To conclude the “protagonist” part: you are going to live with this person a long time, especially if this will be a series, so you’d better like him or her or them.
If you have a sidekick or partner or spouse, be careful about who is going to move the story forward. Hawk never steals the show from Spencer.
Your fictional killer must kill for a reason that he fully justifies to himself.
The Villain, or Killer. This person supplies the central question, WHY. The killer creates the problem. All the questions of the book: who was killed, when, where, how, and most importantly, why – all reside with this person. This person must be really up to the task, a worthy antagonist, often an amateur who must be motivated to kill another human being, and given the opportunity, had the means and did it. It is very difficult to kill another human being, and the motivation must be compelling and completely plausible. I hear that many mysteries are rejected on this one point: lack of strong or believable motivation. In real life, to be sure, people kill for petty, stupid reasons – the wrong shoe color, stumbling into a holdup, and so on. The papers are full of sad stories. But your fictional killer must kill for a reason that he fully justifies to himself. The villain is the hero of his own story. The scariest villains are ordinary people who have been pushed to the edge – Hannibal Lector notwithstanding. It isn’t enough to say a person is psychotic, even in serial killer stories. They are usually smart—and desperate. Killing someone was the only solution they could imagine for their problem.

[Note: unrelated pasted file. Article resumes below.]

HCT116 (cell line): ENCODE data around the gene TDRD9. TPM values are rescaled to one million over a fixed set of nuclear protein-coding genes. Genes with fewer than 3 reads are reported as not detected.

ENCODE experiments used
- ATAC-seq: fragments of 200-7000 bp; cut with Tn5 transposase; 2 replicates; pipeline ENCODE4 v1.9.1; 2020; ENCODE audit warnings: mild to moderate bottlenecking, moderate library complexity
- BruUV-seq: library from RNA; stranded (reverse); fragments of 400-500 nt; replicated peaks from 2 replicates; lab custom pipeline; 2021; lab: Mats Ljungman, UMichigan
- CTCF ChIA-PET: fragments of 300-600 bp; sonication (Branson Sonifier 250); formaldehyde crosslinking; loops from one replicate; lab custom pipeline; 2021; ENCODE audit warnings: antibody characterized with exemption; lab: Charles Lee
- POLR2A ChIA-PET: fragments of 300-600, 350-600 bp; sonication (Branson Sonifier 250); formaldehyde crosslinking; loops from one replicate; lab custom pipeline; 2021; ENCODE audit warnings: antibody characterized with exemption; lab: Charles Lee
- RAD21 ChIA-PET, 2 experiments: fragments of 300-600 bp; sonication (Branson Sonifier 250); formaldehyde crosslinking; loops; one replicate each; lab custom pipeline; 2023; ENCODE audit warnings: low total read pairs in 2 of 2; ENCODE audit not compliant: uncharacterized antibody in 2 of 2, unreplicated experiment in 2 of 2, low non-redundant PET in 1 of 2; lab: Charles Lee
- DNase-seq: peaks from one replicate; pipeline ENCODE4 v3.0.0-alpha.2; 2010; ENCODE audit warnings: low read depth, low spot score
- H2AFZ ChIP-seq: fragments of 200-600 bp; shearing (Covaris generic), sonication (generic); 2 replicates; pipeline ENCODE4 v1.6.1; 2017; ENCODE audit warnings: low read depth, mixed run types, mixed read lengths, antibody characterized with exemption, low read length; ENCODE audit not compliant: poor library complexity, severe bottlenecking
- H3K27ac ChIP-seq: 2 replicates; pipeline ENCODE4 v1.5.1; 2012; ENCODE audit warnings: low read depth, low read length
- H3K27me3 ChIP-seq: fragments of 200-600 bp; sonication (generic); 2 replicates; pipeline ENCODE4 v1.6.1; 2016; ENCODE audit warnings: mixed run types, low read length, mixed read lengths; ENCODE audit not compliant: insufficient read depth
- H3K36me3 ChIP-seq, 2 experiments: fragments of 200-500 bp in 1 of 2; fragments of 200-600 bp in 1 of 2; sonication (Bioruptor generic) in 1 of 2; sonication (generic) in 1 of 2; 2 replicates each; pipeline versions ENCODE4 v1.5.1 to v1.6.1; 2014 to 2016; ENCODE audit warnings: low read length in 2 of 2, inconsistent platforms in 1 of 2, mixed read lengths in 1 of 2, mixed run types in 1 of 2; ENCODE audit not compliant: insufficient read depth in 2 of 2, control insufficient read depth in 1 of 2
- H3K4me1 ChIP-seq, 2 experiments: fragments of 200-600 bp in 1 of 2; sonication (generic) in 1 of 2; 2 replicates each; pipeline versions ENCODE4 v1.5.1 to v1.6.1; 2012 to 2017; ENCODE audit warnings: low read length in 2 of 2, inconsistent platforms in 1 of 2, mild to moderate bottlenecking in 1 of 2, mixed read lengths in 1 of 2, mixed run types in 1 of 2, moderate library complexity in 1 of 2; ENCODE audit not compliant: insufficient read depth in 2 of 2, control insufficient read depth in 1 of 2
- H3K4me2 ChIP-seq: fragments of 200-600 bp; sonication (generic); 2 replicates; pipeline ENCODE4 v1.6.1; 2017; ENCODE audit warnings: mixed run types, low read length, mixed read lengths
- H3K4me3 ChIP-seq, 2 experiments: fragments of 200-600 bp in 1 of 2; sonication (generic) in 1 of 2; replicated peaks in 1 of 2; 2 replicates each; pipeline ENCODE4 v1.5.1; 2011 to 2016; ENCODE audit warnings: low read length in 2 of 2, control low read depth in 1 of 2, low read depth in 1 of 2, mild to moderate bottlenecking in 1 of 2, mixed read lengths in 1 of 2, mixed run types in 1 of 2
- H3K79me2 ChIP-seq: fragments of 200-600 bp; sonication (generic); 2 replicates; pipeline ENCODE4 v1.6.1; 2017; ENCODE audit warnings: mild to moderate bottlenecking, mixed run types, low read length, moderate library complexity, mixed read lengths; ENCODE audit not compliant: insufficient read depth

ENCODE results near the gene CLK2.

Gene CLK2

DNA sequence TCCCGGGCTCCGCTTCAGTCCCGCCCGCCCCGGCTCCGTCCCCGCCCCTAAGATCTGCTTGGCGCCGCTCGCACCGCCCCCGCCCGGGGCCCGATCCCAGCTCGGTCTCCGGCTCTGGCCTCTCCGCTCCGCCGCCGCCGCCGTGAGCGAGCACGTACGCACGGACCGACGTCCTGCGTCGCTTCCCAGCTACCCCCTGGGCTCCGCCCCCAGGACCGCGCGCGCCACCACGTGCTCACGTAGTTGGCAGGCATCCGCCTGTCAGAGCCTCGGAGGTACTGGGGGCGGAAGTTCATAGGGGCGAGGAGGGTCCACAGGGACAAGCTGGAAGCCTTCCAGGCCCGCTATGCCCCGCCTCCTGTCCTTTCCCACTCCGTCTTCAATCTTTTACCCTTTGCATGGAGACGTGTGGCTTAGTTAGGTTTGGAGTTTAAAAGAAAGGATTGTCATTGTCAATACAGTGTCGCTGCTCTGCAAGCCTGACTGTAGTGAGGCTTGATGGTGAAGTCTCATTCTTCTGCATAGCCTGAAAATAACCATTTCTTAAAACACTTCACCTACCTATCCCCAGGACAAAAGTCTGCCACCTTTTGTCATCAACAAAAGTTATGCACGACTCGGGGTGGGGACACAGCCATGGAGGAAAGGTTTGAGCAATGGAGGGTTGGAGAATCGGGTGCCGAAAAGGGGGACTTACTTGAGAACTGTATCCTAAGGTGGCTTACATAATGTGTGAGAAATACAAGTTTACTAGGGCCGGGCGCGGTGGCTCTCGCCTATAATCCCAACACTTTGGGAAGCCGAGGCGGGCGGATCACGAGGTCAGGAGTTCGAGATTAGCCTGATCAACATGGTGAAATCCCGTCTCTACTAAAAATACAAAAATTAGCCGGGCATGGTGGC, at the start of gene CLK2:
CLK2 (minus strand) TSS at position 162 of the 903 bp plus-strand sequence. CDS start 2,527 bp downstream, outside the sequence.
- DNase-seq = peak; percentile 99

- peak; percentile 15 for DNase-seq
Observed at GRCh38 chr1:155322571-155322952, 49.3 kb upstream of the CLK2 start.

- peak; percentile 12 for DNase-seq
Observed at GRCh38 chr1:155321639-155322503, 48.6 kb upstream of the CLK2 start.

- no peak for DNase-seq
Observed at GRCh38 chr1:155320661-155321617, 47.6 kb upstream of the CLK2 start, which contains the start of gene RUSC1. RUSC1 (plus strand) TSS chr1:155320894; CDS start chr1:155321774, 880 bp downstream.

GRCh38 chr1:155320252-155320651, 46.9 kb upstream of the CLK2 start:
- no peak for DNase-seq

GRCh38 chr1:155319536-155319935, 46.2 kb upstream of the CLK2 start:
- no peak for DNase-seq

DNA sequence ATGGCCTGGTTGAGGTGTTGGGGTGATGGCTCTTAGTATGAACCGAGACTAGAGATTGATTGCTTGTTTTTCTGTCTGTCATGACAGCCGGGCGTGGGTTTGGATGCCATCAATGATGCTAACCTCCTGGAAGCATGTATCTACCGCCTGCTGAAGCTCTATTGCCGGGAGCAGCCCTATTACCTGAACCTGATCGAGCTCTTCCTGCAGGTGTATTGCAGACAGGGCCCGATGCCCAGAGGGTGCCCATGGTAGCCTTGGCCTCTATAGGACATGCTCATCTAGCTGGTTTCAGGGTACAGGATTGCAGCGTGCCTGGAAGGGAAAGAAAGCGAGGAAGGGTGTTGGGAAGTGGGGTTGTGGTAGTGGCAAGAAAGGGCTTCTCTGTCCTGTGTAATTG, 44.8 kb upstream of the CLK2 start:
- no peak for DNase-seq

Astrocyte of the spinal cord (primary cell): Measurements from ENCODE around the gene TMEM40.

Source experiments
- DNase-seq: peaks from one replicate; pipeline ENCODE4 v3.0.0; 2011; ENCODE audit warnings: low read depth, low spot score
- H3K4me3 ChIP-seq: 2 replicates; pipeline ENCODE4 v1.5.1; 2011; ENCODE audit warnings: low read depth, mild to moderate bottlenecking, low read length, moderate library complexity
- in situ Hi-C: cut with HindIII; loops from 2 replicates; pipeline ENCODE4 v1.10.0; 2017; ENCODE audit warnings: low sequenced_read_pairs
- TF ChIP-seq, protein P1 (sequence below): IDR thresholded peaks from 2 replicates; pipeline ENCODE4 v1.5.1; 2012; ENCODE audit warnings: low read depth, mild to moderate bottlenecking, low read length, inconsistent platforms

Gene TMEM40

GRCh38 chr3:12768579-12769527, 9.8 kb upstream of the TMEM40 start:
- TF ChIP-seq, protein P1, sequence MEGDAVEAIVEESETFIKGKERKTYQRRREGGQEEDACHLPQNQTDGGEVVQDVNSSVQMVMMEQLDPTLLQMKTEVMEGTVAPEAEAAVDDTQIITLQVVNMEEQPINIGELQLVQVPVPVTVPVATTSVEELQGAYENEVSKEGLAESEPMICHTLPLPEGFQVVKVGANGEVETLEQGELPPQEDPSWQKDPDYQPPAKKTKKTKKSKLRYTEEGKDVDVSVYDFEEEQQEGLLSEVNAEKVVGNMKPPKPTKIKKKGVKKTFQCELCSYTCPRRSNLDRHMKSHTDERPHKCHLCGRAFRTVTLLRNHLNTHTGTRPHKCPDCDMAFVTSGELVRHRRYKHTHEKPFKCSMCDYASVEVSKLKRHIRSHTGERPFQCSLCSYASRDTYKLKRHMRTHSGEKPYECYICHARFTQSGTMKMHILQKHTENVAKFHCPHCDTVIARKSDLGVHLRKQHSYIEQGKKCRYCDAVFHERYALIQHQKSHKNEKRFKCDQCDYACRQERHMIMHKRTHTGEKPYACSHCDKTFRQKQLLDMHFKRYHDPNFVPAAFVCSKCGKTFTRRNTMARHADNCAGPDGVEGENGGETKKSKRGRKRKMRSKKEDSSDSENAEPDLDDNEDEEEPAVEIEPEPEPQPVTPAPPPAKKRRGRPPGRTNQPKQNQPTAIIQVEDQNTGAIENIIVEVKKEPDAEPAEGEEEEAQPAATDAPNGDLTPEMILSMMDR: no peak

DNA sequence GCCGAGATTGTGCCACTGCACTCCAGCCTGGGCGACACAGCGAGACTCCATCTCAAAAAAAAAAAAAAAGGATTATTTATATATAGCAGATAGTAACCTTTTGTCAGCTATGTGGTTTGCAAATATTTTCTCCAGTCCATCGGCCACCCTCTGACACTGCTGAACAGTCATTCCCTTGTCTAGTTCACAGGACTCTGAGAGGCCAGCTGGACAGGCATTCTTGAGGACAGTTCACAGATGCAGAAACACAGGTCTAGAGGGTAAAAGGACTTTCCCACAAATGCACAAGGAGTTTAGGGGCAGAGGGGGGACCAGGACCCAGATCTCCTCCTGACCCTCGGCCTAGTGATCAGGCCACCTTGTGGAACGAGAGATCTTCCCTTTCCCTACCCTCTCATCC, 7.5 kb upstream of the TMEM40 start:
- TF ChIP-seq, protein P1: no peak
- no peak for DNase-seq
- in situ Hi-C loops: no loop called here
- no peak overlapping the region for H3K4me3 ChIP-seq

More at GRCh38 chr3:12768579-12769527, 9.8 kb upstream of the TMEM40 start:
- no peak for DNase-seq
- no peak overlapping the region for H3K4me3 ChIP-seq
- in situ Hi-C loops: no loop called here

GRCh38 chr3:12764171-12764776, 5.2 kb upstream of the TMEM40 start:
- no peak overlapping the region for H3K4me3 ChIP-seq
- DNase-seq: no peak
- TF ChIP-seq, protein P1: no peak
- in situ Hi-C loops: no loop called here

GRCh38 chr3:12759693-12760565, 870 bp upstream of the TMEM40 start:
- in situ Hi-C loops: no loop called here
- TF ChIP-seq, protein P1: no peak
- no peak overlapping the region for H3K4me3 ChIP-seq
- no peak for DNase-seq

Do not put off meeting the villain. Beginners delay this meeting, afraid they will give away the identity. If you introduce a few people who had reason to dislike the victim, enough doubt will be sown. In a “thriller,” however, the bad guy is usually known early, and we know how dangerous he is. A “thriller” is a good guy, a bad guy, and a ticking clock. In a mystery, however, we do not know the killer until the end, and even though we are smart, we are surprised, and delightfully so. So bring the killer into the story early, not late, and not just as a walk-on.
The victim is a person, with a history and a personality, and people left behind grieving.
The Victim. The victim cannot be simply the body in the library at the opening. The victim is more than a corpse. The victim is a person, with a history and a personality, and people left behind grieving. The victim is the reason the protagonist gets involved at all.
There are 2 different kinds of victims in mysteries.
The “despicable victim” is the person everyone loathed, the person of whom everyone said, “He’s gonna get himself killed.” Then it happens, and any number of people had a good reason to do it. This approach provides lots of suspects, and it helps to flesh out the broad middle of a book. Christie liked this approach, and it allows many “red herrings,” as many people have a motive, means, and opportunity, and something to hide (but no one has all four). This is true in The Kill Floor, where everyone in town hated the brash and exploitative CEO of the huge swine operation.